As the music world mourned, Berry’s funeral was held April 9th, 2018 at The Pageant, a music venue in the Delmar Loop area of his hometown, St. Louis, Missouri. In a private service that followed the public viewing, Gene Simmonds of Kiss gave an impromptu eulogy, though a scheduled performance by Little Richard was cancelled due to illness.

“I hadn’t planned on coming saying up here and saying anything,” Simmons said, as he took to the podium. “These shades are going to help me a lot, because in the back of them are real tears.”

The night before the funeral, bars across the city held a mass toast at 10pm to the memory and legend of Chuck Berry.

At the funeral, Chuck was laid for the viewing with his red Gibson ES-355 bolted to the inside of the lid of his coffin. The guitar is thought to be the 1964 model that he toured with for about 12 years of his career, though it’s believed it was not Lucille as that is a darker red color.

That being said, many believe the guitar was just for show, and not ultimately buried with him when he went into the ground – but that’s a secret only a few are privy to.

How To Get The Chuck Berry Tone

If you want to emulate that classic tone, you have no shortage of options.

While of course we’re going to suggest some of the combos that will get you there, be aware that there are several software options. Fender has many profiles available for their modelling amps, aiming both at a 57 Champ sound and a 59 Bassman sound.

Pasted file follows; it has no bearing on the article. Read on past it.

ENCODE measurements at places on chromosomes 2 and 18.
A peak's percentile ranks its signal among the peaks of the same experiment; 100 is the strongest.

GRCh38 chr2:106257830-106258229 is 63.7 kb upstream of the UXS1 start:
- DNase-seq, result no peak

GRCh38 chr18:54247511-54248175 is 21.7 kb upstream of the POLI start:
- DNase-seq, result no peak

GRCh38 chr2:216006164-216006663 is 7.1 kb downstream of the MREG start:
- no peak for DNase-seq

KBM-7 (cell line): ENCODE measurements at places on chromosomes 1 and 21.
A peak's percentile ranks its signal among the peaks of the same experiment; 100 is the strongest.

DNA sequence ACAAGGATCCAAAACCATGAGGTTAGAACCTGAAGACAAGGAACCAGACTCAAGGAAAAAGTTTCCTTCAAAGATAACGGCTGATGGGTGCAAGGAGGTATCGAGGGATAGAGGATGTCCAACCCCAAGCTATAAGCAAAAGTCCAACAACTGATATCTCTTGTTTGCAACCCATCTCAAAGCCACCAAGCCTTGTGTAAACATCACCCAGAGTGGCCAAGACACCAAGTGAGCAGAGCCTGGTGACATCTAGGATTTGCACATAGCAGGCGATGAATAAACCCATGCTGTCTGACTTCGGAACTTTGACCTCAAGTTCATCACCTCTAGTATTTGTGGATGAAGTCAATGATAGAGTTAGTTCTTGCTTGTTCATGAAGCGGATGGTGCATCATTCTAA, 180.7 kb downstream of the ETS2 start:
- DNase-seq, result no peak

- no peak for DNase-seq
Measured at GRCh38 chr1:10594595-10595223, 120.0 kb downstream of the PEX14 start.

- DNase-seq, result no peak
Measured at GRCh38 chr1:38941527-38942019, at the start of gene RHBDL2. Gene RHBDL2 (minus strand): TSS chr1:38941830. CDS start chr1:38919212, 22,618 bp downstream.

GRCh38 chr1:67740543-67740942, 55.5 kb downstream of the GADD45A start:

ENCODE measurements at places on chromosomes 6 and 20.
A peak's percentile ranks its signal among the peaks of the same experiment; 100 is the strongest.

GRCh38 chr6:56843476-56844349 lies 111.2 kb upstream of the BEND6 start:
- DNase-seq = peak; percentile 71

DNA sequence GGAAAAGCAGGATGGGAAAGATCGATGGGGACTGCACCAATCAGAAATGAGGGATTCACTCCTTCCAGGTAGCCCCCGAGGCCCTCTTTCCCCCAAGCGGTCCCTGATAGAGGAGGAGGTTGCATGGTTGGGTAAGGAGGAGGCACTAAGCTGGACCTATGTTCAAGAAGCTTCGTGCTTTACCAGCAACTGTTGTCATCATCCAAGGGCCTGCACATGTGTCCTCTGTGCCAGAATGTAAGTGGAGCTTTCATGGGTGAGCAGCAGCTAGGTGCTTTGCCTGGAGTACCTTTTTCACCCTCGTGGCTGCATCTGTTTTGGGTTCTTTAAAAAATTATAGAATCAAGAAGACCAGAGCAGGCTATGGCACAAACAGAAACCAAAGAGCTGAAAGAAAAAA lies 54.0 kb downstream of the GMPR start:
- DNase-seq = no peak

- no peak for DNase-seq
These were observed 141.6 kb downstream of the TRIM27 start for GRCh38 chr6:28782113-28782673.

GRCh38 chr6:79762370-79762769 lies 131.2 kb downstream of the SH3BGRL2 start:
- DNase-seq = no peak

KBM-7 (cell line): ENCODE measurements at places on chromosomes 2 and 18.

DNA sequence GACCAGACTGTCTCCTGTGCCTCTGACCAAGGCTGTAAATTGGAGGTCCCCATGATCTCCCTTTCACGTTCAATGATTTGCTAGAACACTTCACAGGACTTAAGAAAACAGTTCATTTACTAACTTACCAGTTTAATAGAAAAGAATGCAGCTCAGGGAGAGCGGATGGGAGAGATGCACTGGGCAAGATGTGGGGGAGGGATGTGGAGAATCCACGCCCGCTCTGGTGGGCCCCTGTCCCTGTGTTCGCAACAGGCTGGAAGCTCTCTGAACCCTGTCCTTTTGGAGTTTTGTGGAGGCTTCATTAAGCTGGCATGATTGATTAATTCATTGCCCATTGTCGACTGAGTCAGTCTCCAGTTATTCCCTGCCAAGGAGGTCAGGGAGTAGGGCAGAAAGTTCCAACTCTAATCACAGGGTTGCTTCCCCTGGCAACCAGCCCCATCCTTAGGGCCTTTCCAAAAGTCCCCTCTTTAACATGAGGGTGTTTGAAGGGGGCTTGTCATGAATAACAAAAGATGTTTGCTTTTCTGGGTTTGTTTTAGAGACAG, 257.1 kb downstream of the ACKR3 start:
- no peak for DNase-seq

There are also some Line 6 Helix profiles available online that will get you up and rocking in no time.

Of course none of that is any use unless you try to get the man under your fingers – and there are many many videos to walk you through that.

Finally, if you’re looking to get the notes for the song itself, there are a ton of options from Songsterr tab to a ton of lessons by all your favorite online teachers.

All that being said, if you want to go analog and get the tone the good old fashioned way, we have you covered.

Berry On A Budget – $300 or less

You don’t have to put down crazy money to get your fingers singing the man’s music. Remember, back in the mid 50s, electric guitars were still pretty new, and the processes to make them could be pretty rough.

Nowadays, we have factory made guitars that will give you similar quality for a fraction of the price.

If you’re looking to rock out on a shoestring, we suggest pairing a Grote Semi-Hollow (in cherry red – could it be any other color?) with a Fender Champion 20 or a Mustang I V2.

You might need to do a little work on the Grote, but it comes from the same people who make those Firefly guitars that have been setting the internet on fire for the last couple of years.

Mild Bling – $1000 or Less

If you’re someone who has slightly more refined tastes, you have a much wider range of options. There are a ton of semi-hollow guitars in this price range that sound like a ringing bell. Ibanez, Gretsch, Godin and many others make killer guitars for under $1000.

But let’s be real – we both know you’re going to get yourself an Epiphone ES335 Pro in Cherry Red.

Amp wise you’re looking at a new Champion 50 with some money left over, or you’re scouting yourself a killer deal on a Blues Jr – but whichever way you slice it, you’ll stay with Fender.

Kick Out The Jams – Over $1000

When money is no object (hello blues lawyer), you put down $3700 for a Sixties Cherry Gibson ES-335 with the figured top, and another $1000 for the Fender 65 Princeton – and you play your little heart out.

Don’t forget to check out the other entries in our “famous guitars” series.

Main image courtesy of Garry Knight
  • Brian Kelleher

    I'm the main guy at and I want to tell you all about guitars. I've been playing music since 1986 when my older brother taught me to play "Gigantic" by The Pixies on a bass with two strings. Since then, I've owned dozens of instruments from guitars to e-drums, and spent more time than I'd like to admit sitting in vans waiting for venues to open across Europe and the US.